The Galilee Society has recently established four permanent clinics in the Negev, another underdeveloped area in Israel with poor health care. The clinics were built in full consultation with the Ministry of Health and will also be turned over to the government.
To reach the many villages that still have no infirmaries, the Galilee Society maintains a mobile health clinic. The mobile clinic was one of the Societys first projects, and the Pontifical Mission was one of its first financial supporters. The fully equipped van is staffed by a local nurse and provides basic primary health care to hundreds of local Arabs, including Bedouin. Dr. Kanaaneh explains that the nurse has a double role:
We wanted young Bedouin girls, most of whom have few opportunities, to benefit from a positive role model. It is gratifying to see that more Bedouin girls now go to high school than ever before.
The mobile unit has been so successful in bringing basic care to isolated communities that Israels Health Ministry has agreed to assume full responsibility for continuing the service in several villages.
During its first months of operation, the mobile clinic sparked one of the Societys most impressive campaigns and helped put the Society at the center of a struggle for equal rights. The clinic was faced with an outbreak of hepatitis in several unrecognized villages. One child died and several more were hospitalized. The Galilee Society used the hepatitis outbreak to draw attention to the appalling conditions in these isolated, mostly Bedouin villages. (Until the creation of Israel, the Bedouin of Palestine were nomads.)
The Israeli government maintains that these communities are illegal, Dr. Kanaaneh reported. It refuses to grant them official municipal charters, making them ineligible for any form of government assistance. Their status is precarious. Excluded from the national water and electrical grids, these villages are the most backward and poverty-stricken in all of Israel.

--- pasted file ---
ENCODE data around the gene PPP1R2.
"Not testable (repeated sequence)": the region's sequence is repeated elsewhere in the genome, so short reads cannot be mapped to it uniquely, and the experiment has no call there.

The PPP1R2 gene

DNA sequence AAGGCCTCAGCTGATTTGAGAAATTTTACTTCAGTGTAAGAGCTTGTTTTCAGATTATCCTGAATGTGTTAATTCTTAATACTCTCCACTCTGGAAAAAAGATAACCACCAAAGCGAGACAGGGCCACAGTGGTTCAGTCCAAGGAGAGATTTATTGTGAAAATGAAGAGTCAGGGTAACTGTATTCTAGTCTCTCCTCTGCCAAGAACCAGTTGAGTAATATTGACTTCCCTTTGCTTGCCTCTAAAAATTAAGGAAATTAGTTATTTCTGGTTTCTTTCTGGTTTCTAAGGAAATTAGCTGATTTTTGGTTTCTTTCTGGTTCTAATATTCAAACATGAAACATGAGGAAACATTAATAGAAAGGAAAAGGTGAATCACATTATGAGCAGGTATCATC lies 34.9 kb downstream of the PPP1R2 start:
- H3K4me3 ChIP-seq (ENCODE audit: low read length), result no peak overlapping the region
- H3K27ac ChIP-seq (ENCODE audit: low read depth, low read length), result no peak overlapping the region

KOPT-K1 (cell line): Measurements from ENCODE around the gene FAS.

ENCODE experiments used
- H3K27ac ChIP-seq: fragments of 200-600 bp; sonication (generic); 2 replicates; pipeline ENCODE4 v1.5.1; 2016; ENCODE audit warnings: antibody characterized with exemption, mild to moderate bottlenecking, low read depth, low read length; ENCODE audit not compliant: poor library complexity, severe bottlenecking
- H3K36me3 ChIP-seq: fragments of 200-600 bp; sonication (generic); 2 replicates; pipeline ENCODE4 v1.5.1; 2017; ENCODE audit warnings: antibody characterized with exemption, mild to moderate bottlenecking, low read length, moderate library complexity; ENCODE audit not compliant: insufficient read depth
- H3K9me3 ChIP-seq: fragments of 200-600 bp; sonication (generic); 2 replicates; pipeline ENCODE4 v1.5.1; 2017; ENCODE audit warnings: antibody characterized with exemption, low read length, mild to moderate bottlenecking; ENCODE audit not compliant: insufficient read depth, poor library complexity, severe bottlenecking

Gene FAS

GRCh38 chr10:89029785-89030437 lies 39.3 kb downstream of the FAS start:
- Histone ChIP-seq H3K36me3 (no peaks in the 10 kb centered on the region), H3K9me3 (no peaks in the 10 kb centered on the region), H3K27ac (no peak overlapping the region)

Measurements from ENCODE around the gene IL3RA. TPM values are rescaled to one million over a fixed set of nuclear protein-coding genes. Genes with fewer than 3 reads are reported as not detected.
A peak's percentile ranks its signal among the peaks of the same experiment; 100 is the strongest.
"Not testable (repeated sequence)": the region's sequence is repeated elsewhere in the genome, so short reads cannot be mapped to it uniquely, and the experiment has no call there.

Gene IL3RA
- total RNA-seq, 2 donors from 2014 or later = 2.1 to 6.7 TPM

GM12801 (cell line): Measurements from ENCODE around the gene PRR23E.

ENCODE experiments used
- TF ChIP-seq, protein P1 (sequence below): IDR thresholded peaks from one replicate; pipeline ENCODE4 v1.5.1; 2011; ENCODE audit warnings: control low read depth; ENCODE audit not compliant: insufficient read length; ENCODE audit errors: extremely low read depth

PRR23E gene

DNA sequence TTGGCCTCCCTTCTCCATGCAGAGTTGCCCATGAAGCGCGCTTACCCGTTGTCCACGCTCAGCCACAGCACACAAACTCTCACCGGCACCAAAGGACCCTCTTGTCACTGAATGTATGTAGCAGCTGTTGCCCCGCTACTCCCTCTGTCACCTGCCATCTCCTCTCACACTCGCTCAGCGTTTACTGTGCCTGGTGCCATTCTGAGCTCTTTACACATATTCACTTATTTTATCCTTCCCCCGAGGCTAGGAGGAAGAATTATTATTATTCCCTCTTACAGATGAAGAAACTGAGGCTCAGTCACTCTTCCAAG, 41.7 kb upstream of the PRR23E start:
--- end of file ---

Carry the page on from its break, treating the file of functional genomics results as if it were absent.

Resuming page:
Based on data gathered by its mobile clinic, the Galilee Society was able to show that the primary cause of the outbreak was the lack of clean water. In 1992, the Society took its case to the International Water Tribunal in the Netherlands, charging Israel with discrimination. The court decided in favor of the Galilee Society and ordered the Israeli government to supply water to the unrecognized villages as well as to settle the question of their legality. To date only four of the more than 70 illegal villages have been granted official status by the Israeli government; however, the Galilee Society sees this recognition as a first step.
The case was doubly significant in that it put the issue of water on Israels political agenda. Israels Labor Party has recently included an explicit water policy in its platform. With justifiable pride, Dr. Kanaaneh explains that during the last elections, Labor candidates spoke openly about the need to provide clean water to the Galilee. This represents a major political breakthrough. Finally, Israeli politicians are beginning to listen to the needs of our communities.
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Tags: Israel Health Care Poor/Poverty Water Arabs